We are in the midst of a widely welcomed transport debate which was launched by Dr Mawhinney last year. He has made a series of speeches asking a number of basic questions about transport priorities. He has raised issues such as setting targets for traffic levels which have previously been a taboo topic in transport circles. Labour has so far been relatively silent, content to snipe at whatever the Tories do. It has, for example, set its face against road tolling, which most transport experts suggest would be a vital component of any coherent transport strategy for the 21st century.

The partial scrapping of the M25 widening means we are entering the foothills of a new transport policy. Whether either the Tories or Labour have the imagination or courage to take us up the mountain is another matter.

Voices
Mosul dam was retaken with the help of the US
voicesRobert Fisk: Barack Obama is following the jihadists’ script
Arts and Entertainment
Loaded weapon: drugs have surprise side effects for Scarlett Johansson in Luc Besson’s ‘Lucy’
filmReview: Lucy, Luc Besson's complex thriller
Arts and Entertainment
tvExecutive says content is not 'without any purpose'
News
A cleaner prepares the red carpet for the opening night during the 59th International Cannes Film Festival May 17, 2006 in Cannes, France.
newsPowerful vacuum cleaners to be banned under EU regulations
PROMOTED VIDEO
Have you tried new the Independent Digital Edition apps?
News
ebooksAn evocation of the conflict through the eyes of those who lived through it
Travel
Flocking round: Beyoncé, Madame Tussauds' latest waxwork, looking fierce in the park
travelIn a digital age when we have more access than ever to the stars, why are waxworks still pulling in crowds?
News
London is the most expensive city in Europe for cultural activities such as ballet
arts
Arts and Entertainment
Jeremy Clarkson has rejected criticisms of his language, according to BBC director of television Danny Cohen
tv
Extras
indybest
Arts and Entertainment
Judi Dench appeared at the Hay Festival to perform excerpts from Shakespearean plays
tvJudi Dench and Hugh Bonneville join Benedict Cumberbatch in BBC Shakespeare adaptations
Independent
Travel Shop
the manor
Up to 70% off luxury travel
on city breaks Find out more
santorini
Up to 70% off luxury travel
on chic beach resorts Find out more
sardina foodie
Up to 70% off luxury travel
on country retreats Find out more
Have you tried new the Independent Digital Edition apps?
Independent Dating
and  

By clicking 'Search' you
are agreeing to our
Terms of Use.

iJobs Job Widget
iJobs General

Marketing Manager - Central London - £45,000-£55,000 + bonus

£45000 - £55000 per annum + bonus: Ashdown Group: The focus of this is to deve...

Application Support - Enterprise Java, SQL, Oracle, SQL Server

£45000 - £55000 per annum: Harrington Starr: A well-established financial soft...

Service Desk Analyst (Graduate, Helpdesk, Desktop, Surrey)

Negotiable: Harrington Starr: Service Desk Analyst (Graduate, Helpdesk, Deskto...

Service Desk Analyst (Graduate, Helpdesk, Desktop, Surrey)

Negotiable: Harrington Starr: Service Desk Analyst (Graduate, Helpdesk, Deskto...

Day In a Page

Air strikes? Talk of God? Obama is following the jihadists’ script

Air strikes? Talk of God? Obama is following the jihadists’ script

The President came the nearest he has come yet to rivalling George W Bush’s gormless reaction to 9/11 , says Robert Fisk
Ebola outbreak: Billy Graham’s son declares righteous war on the virus

Billy Graham’s son declares righteous war on Ebola

A Christian charity’s efforts to save missionaries trapped in Africa by the crisis have been justifiably praised. But doubts remain about its evangelical motives
Jeremy Clarkson 'does not see a problem' with his racist language on Top Gear, says BBC

Not even Jeremy Clarkson is bigger than the BBC, says TV boss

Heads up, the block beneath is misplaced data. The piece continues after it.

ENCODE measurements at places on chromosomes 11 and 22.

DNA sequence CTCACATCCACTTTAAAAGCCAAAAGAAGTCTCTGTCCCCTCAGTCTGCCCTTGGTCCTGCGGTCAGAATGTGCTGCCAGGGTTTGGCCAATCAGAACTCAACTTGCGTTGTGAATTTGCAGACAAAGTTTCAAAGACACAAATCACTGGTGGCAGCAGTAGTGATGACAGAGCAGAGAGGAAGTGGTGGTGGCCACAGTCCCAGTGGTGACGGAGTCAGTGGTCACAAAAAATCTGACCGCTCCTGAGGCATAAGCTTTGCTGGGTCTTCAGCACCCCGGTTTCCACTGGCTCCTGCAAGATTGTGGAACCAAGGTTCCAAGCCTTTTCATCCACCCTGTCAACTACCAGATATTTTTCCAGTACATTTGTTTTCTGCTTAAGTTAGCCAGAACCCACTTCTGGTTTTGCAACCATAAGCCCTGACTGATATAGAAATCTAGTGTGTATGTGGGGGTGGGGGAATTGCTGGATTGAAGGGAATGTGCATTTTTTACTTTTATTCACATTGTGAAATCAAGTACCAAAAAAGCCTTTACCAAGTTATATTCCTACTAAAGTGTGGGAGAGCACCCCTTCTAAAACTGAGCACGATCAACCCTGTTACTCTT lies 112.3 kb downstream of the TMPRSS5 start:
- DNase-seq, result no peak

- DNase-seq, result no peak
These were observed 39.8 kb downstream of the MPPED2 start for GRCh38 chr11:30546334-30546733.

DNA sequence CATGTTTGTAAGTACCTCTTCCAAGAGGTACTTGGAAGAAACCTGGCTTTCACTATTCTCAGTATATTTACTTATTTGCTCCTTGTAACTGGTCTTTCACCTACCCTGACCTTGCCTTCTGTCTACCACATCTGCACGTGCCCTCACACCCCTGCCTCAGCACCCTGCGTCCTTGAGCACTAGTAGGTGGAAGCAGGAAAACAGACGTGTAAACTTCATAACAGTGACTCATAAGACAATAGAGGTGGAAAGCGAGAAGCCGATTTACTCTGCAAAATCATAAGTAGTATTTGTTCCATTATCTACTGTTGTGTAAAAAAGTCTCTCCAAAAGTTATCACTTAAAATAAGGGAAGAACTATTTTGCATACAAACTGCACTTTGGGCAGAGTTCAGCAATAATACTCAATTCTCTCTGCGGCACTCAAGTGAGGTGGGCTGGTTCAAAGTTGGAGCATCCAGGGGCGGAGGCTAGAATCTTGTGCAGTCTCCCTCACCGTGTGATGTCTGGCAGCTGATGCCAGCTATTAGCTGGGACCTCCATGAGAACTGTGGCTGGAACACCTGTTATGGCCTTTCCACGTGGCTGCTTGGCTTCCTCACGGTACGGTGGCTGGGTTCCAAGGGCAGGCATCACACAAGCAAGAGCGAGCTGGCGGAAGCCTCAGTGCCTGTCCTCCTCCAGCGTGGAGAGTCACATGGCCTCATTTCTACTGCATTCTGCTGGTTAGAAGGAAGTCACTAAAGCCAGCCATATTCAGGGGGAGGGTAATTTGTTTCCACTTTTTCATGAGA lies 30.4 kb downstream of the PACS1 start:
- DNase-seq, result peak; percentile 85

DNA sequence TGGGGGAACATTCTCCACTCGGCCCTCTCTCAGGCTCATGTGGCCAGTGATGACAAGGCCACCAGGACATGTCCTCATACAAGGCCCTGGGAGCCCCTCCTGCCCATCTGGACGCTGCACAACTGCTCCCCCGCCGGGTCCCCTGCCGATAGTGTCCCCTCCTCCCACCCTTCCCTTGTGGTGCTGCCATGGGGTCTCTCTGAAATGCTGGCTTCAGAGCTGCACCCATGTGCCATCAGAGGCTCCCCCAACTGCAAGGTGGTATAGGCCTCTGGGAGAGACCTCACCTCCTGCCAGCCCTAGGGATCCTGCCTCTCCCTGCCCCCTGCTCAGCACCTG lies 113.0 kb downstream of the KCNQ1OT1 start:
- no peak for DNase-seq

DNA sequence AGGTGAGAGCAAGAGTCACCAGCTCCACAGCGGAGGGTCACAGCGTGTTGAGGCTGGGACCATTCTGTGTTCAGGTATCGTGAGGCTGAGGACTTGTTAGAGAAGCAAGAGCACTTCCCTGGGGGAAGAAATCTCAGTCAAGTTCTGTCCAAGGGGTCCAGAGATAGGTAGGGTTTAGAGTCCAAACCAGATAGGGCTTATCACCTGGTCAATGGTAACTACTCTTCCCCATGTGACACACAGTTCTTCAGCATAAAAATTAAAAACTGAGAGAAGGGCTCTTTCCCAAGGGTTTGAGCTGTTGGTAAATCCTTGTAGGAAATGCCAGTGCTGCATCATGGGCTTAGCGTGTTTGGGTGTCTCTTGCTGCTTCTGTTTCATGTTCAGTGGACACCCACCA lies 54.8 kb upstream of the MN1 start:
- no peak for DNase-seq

Corporation’s head of television confirms ‘Top Gear’ host was warned about racist language
Nick Clegg the movie: Channel 4 to air Coalition drama showing Lib Dem leader's rise

Nick Clegg the movie

Channel 4 to air Coalition drama showing Lib Dem leader's rise
Philip Larkin: Misogynist, racist, miserable? Or caring, playful man who lived for others?

Philip Larkin: What will survive of him?

Larkin's reputation has taken a knocking. But a new book by James Booth argues that the poet was affectionate, witty, entertaining and kind, as hitherto unseen letters, sketches and 'selfies' reveal
Madame Tussauds has shown off its Beyoncé waxwork in Regent's Park - but why is the tourist attraction still pulling in the crowds?

Waxing lyrical

Madame Tussauds has shown off its Beyoncé waxwork in Regent's Park - but why is the tourist attraction still pulling in the crowds?
Texas forensic astronomer finally pinpoints the exact birth of impressionism

Revealed (to the minute)

The precise time when impressionism was born
From slow-roasted to sugar-cured: how to make the most of the British tomato season

Make the most of British tomatoes

The British crop is at its tastiest and most abundant. Sudi Pigott shares her favourite recipes
10 best men's skincare products

Face it: 10 best men's skincare products

Oscar Quine cleanses, tones and moisturises to find skin-savers blokes will be proud to display on the bathroom shelf
Malky Mackay allegations: Malky Mackay, Iain Moody and another grim day for English football

Mackay, Moody and another grim day for English football

The latest shocking claims do nothing to dispel the image that some in the game on these shores exist in a time warp, laments Sam Wallace
La Liga analysis: Will Barcelona's hopes go out of the window?

Will Barcelona's hopes go out of the window?

Pete Jenson starts his preview of the Spanish season, which begins on Saturday, by explaining how Fifa’s transfer ban will affect the Catalans
Middle East crisis: We know all too much about the cruelty of Isis – but all too little about who they are

We know all too much about the cruelty of Isis – but all too little about who they are

Now Obama has seen the next US reporter to be threatened with beheading, will he blink, asks Robert Fisk
Neanderthals lived alongside humans for centuries, latest study shows

Final resting place of our Neanderthal neighbours revealed

Bones dated to 40,000 years ago show species may have died out in Belgium species co-existed
Scottish independence: The new Scots who hold fate of the UK in their hands

The new Scots who hold fate of the UK in their hands

Scotland’s immigrants are as passionate about the future of their adopted nation as anyone else
Britain's ugliest buildings: Which monstrosities should be nominated for the Dead Prize?

Blight club: Britain's ugliest buildings

Following the architect Cameron Sinclair's introduction of the Dead Prize, an award for ugly buildings, John Rentoul reflects on some of the biggest blots on the UK landscape